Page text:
Star clipartRead: Matthew 2:1-2.
Ask: What questions do you suppose the wise men asked before they started their journey? (How far will we have to travel? Will the star continue to guide us?)
Why do you suppose the magi left everything to go looking for Jesus?
I wonder how the star had that much pull in their lives?
Can you imagine God in his wonderous power, hanging a bright star as a sign to the wise men?
What was God hoping these wise men would do?
What has been your “star” leading you to Jesus?

Star clipartRead: Matthew 2:1-8
Ask: When Herod heard about the magi asking about “one born king of the Jews,” he called together the chief priests and religious teachers. What did he ask them?
What was their response?
How do you suppose Herod really felt about this “new king?”
How come these religious leaders didn’t act interested in Jesus?

Star clipartRead: Matthew 2:1-12
Ask: When the wise men saw Jesus, what did they do?
Do we worship Jesus like the magi did?
What is different?
We could say that the wise men were “wise” because they went looking for Jesus. How would we describe a not-so-wise person? (Too busy to look? Not willing to try hard enough?)
How could you help someone become “wise?”
Contemplate how the magi packed for their trip. How does a wise person “pack” for Christmas? (Plenty of patience?)

God loves you. He seeks your love in return!

Photo credits:
Our Milky Way Galaxy original photo by C. Malin of ESO, made available for use under a Creative Commons 3.0 License. Altered image to add Bible passage, by Carol Hulbert at Flickr.
A slightly altered (coloration, size) clipart star, from the Public Domain via

Epiphany: Let’s go and worship him!

Today, January 6th, is Epiphany. (Epiphany may have been celebrated in church last week. It depends on where Sunday falls in relation to January 6th.)

Epiphany remembers the coming of the wise men bringing gifts to Jesus and worshiping him.

The word Epiphany literally means manifestation (to show) or to make known or to reveal. It gets this name because the magi, in bringing gifts and worshiping Jesus, revealed to the world that Jesus was a king.

A parament showing the wise men

I’ve also seen Epiphany loosely translated as “Ah Ha!”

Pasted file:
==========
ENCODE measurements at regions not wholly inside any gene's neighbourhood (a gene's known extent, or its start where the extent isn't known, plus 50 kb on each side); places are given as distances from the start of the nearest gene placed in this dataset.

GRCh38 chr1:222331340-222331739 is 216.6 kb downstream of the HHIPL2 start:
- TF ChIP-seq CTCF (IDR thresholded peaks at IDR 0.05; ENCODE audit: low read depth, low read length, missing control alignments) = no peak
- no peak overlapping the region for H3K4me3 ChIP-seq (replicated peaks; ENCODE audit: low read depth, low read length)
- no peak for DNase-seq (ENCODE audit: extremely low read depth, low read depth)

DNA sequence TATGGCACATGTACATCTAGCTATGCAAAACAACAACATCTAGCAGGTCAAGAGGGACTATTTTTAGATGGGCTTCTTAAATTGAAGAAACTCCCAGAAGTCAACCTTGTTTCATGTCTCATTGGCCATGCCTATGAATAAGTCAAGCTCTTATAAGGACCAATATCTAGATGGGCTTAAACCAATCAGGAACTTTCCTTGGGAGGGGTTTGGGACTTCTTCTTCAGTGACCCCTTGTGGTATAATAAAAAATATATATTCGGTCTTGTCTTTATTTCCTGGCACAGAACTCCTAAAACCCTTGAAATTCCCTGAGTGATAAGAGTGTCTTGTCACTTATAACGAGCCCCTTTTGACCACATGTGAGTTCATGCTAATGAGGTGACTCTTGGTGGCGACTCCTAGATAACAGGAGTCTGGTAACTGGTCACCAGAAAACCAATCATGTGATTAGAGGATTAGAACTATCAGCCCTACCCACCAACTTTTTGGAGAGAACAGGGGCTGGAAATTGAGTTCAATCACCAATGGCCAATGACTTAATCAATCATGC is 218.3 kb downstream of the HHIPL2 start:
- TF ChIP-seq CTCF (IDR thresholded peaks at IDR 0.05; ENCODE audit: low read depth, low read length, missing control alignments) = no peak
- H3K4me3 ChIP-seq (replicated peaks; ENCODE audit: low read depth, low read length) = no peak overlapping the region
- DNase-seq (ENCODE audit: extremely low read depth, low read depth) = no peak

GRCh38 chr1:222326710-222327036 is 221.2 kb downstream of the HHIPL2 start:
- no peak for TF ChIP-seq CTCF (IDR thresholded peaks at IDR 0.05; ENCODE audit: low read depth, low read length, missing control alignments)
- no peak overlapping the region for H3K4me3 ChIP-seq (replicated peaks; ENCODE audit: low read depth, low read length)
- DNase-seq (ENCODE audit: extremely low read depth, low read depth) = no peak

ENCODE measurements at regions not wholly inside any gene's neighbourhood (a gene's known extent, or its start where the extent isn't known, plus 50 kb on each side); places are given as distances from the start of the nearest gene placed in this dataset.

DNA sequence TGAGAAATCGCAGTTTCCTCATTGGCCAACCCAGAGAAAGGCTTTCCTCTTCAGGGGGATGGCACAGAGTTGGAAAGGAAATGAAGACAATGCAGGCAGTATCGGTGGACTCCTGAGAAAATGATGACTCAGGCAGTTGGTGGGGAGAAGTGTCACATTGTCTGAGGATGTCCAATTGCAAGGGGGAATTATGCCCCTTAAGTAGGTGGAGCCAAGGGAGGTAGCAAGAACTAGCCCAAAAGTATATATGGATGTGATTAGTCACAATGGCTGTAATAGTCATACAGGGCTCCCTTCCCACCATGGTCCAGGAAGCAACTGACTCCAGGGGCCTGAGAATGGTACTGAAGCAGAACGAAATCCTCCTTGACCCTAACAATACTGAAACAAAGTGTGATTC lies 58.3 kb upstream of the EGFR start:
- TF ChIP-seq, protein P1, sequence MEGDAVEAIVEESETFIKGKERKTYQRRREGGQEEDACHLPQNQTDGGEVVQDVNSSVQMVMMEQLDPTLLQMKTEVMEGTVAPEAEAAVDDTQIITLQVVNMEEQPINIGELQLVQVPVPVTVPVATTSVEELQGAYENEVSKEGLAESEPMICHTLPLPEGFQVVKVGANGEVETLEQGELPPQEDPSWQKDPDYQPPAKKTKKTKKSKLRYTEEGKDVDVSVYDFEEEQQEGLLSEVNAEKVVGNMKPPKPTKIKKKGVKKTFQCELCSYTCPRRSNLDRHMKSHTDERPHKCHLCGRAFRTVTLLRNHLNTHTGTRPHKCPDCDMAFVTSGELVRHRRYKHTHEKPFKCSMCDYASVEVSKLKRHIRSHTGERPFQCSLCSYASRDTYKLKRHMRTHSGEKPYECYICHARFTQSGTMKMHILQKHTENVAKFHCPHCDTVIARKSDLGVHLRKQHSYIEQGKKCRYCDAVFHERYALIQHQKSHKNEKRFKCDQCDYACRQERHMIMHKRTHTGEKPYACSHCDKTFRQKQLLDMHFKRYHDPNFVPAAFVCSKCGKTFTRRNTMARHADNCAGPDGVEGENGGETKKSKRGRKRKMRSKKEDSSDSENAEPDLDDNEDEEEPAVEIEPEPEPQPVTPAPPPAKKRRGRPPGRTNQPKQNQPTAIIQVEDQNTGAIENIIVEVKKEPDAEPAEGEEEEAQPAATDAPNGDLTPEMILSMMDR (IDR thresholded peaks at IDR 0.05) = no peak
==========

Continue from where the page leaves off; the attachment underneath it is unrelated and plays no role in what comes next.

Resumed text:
I like that.

Ah Ha!  God is now among us!  Let’s go and worship him!

Are words like that on your mind as you prepare to go to church?  I remember when my kids were little, the thought was:  Come on, we’re going to be late!

What is in your mind when you head for worship?  What words do you say to your children?

Ah Ha!  God is now among us!  Let’s go and worship him!

Would it make a difference if we could teach our children to think that way about going to church? Perhaps instead of saying: “Let’s get ready for church,” we say (with appropriate gusto) “Ah Ha! Jesus is among us. Let’s go and celebrate Jesus!”  Or “Ah Ha!  We get to go worship God!”

Try it next Sunday and report back on how it goes.


Photo credits:
This image is stored on my Flickr account. It is from my archives—of a church parament I helped create!

How does God get our attention?

I have started a reading plan from The Everyday Bible. Each day there are a few short passages to read and a statement for further thought. Today’s passages involve angels and Jesus’ birth. The statement is: “If an angel had told me of Jesus’ birth _____…” with the assumption being that I’ll fill in the blank.

I know how I’d answer that! I just plain wouldn’t believe it! Joseph being told by an angel while he slept? (I’d just think that I’d had a weird dream.) The Shepherds? (I would be looking for the wires and other accoutrements of a stunt.) It seems like today’s high tech world would be trouble for God.

How would God get our attention?
How does God tell us that he is now among us?

Thankfully God is always reaching out to us; always trying to get our attention!

One way is through nature. Take a walk and look around you. (Yes, even if it’s cold or rainy!) Look at the intricate details around you. Dried seed heads waving in the wind? Or perhaps some wild flowers. Red berries on a bush? A cultivated corn crop.

God is among us!

Variegated Miscanthus wearing winter colorswild flowers waving in the wind

Winter berries on an American Cranberry Bush Viburnum

Winter berries on an American Cranberry Bush Viburnum
my home garden corn crop

Where will you notice God clamoring for your attention?


Photo credits:
All photos copyright. From my archives.